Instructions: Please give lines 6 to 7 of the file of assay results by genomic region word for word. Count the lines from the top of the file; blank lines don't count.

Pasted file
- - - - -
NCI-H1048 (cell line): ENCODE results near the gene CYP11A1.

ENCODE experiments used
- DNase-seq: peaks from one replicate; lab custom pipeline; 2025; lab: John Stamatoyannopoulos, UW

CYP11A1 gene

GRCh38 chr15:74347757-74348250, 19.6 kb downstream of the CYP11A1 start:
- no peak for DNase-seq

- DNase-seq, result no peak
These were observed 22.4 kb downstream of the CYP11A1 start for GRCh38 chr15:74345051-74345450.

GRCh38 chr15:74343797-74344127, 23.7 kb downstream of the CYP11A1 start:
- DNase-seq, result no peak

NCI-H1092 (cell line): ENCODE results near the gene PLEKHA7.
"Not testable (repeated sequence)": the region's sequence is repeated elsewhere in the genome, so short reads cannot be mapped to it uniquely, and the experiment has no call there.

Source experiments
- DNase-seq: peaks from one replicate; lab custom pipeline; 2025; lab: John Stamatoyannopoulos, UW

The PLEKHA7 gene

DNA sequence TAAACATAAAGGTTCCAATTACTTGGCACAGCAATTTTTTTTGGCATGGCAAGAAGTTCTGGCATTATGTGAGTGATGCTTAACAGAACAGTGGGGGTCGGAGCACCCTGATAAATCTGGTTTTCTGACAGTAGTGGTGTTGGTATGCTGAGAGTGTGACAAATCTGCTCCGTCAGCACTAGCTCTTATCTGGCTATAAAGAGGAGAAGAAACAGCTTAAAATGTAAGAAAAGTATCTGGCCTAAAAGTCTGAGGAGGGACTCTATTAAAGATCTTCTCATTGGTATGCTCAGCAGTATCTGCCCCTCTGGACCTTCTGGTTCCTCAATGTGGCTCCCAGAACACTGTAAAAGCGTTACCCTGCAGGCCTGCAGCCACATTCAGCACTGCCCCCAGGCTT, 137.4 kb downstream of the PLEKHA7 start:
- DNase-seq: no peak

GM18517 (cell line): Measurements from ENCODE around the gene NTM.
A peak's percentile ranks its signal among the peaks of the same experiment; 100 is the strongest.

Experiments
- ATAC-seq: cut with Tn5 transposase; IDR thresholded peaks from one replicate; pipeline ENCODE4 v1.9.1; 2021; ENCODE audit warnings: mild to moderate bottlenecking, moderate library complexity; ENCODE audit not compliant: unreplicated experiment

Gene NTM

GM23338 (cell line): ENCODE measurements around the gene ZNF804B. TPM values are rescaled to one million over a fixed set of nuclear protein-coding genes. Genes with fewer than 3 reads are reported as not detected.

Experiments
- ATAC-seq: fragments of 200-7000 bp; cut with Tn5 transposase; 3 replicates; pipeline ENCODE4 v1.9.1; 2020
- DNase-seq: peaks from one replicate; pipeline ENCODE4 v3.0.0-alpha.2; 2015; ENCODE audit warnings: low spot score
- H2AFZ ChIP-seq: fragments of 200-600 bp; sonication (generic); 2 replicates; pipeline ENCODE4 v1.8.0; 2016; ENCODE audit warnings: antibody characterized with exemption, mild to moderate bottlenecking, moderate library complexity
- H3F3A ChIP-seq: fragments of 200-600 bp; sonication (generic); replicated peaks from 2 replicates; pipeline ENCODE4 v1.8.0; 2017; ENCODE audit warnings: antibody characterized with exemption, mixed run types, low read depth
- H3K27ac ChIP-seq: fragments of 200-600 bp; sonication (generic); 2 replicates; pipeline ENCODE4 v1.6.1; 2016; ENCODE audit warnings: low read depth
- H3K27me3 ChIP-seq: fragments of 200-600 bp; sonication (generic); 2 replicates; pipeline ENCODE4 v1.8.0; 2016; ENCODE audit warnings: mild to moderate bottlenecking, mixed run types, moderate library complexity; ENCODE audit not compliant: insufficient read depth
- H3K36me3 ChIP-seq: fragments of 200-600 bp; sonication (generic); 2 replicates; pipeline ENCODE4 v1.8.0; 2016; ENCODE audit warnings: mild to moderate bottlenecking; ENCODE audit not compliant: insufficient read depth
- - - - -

- no peak for DNase-seq

- DNase-seq, result no peak